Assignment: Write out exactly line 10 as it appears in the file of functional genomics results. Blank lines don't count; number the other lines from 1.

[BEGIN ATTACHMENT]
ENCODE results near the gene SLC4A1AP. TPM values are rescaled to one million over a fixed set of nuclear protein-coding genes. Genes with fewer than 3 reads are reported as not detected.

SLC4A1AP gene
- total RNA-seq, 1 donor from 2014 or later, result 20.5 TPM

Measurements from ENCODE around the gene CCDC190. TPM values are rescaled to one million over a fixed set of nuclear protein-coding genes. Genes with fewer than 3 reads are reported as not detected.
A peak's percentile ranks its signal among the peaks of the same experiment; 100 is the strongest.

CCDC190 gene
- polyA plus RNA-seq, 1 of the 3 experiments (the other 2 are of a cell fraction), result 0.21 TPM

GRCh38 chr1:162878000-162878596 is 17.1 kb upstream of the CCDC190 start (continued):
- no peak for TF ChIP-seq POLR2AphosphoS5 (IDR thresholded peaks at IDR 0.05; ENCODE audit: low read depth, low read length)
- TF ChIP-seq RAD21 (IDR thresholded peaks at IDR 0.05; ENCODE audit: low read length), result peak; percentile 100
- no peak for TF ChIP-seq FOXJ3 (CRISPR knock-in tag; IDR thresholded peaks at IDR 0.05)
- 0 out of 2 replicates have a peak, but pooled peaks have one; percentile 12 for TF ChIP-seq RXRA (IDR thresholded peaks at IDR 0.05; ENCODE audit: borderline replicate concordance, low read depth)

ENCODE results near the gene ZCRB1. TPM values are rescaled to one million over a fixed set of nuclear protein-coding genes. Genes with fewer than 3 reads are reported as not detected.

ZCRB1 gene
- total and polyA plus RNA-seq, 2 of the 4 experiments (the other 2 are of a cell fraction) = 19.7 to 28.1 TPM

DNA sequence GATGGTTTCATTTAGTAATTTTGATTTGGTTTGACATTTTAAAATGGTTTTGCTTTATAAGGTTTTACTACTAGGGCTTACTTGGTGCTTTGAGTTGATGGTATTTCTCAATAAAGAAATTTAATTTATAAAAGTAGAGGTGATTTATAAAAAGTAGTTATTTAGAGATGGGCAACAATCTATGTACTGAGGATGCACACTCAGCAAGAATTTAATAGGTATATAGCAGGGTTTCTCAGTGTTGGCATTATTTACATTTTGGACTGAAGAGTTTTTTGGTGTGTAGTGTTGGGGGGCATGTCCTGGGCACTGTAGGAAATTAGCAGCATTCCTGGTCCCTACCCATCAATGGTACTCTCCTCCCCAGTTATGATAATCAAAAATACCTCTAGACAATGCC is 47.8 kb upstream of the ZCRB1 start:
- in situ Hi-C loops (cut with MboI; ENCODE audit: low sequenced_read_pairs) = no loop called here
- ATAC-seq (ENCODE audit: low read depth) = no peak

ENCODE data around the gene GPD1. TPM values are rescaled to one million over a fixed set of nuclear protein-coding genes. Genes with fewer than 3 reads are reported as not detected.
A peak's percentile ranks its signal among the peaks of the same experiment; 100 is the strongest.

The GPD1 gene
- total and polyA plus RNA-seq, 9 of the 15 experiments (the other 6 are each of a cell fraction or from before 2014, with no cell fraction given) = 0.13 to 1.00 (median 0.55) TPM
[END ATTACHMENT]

- TF ChIP-seq RAD21 (IDR thresholded peaks at IDR 0.05; ENCODE audit: low read length), result peak; percentile 100